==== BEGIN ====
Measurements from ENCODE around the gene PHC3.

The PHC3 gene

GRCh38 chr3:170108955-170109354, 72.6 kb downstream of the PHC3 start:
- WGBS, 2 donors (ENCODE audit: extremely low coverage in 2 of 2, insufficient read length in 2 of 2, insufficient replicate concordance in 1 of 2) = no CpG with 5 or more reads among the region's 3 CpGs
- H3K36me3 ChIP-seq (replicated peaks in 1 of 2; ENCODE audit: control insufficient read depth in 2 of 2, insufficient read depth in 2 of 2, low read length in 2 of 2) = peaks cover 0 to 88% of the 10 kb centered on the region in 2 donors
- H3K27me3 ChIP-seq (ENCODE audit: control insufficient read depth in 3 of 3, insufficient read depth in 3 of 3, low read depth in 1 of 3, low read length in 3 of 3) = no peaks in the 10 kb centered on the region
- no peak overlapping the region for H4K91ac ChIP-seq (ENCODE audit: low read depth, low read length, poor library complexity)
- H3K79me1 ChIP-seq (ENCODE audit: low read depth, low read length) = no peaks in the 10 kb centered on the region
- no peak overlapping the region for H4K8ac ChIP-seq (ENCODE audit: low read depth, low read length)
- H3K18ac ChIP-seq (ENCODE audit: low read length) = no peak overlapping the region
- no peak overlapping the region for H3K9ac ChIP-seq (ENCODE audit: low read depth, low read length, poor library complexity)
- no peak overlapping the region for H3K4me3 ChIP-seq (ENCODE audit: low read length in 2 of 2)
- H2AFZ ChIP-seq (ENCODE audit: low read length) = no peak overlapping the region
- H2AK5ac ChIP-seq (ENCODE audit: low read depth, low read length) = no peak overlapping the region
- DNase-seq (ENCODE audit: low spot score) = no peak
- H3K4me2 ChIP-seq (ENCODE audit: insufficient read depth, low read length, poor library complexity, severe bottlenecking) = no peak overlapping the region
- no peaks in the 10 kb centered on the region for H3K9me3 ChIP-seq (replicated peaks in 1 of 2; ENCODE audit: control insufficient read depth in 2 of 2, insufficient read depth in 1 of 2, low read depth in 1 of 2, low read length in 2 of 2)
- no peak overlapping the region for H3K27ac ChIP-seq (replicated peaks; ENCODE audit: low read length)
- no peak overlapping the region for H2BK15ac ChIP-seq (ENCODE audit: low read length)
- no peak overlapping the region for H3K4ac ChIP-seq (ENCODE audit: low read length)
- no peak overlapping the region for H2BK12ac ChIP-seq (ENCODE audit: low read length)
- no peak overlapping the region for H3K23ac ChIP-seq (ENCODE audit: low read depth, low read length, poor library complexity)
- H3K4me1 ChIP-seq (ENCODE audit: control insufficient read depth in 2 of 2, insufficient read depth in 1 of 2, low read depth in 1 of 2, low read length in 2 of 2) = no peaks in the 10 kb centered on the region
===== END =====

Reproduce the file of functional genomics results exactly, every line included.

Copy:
Measurements from ENCODE around the gene PHC3.

The PHC3 gene

GRCh38 chr3:170108955-170109354, 72.6 kb downstream of the PHC3 start:
- WGBS, 2 donors (ENCODE audit: extremely low coverage in 2 of 2, insufficient read length in 2 of 2, insufficient replicate concordance in 1 of 2) = no CpG with 5 or more reads among the region's 3 CpGs
- H3K36me3 ChIP-seq (replicated peaks in 1 of 2; ENCODE audit: control insufficient read depth in 2 of 2, insufficient read depth in 2 of 2, low read length in 2 of 2) = peaks cover 0 to 88% of the 10 kb centered on the region in 2 donors
- H3K27me3 ChIP-seq (ENCODE audit: control insufficient read depth in 3 of 3, insufficient read depth in 3 of 3, low read depth in 1 of 3, low read length in 3 of 3) = no peaks in the 10 kb centered on the region
- no peak overlapping the region for H4K91ac ChIP-seq (ENCODE audit: low read depth, low read length, poor library complexity)
- H3K79me1 ChIP-seq (ENCODE audit: low read depth, low read length) = no peaks in the 10 kb centered on the region
- no peak overlapping the region for H4K8ac ChIP-seq (ENCODE audit: low read depth, low read length)
- H3K18ac ChIP-seq (ENCODE audit: low read length) = no peak overlapping the region
- no peak overlapping the region for H3K9ac ChIP-seq (ENCODE audit: low read depth, low read length, poor library complexity)
- no peak overlapping the region for H3K4me3 ChIP-seq (ENCODE audit: low read length in 2 of 2)
- H2AFZ ChIP-seq (ENCODE audit: low read length) = no peak overlapping the region
- H2AK5ac ChIP-seq (ENCODE audit: low read depth, low read length) = no peak overlapping the region
- DNase-seq (ENCODE audit: low spot score) = no peak
- H3K4me2 ChIP-seq (ENCODE audit: insufficient read depth, low read length, poor library complexity, severe bottlenecking) = no peak overlapping the region
- no peaks in the 10 kb centered on the region for H3K9me3 ChIP-seq (replicated peaks in 1 of 2; ENCODE audit: control insufficient read depth in 2 of 2, insufficient read depth in 1 of 2, low read depth in 1 of 2, low read length in 2 of 2)
- no peak overlapping the region for H3K27ac ChIP-seq (replicated peaks; ENCODE audit: low read length)
- no peak overlapping the region for H2BK15ac ChIP-seq (ENCODE audit: low read length)
- no peak overlapping the region for H3K4ac ChIP-seq (ENCODE audit: low read length)
- no peak overlapping the region for H2BK12ac ChIP-seq (ENCODE audit: low read length)
- no peak overlapping the region for H3K23ac ChIP-seq (ENCODE audit: low read depth, low read length, poor library complexity)
- H3K4me1 ChIP-seq (ENCODE audit: control insufficient read depth in 2 of 2, insufficient read depth in 1 of 2, low read depth in 1 of 2, low read length in 2 of 2) = no peaks in the 10 kb centered on the region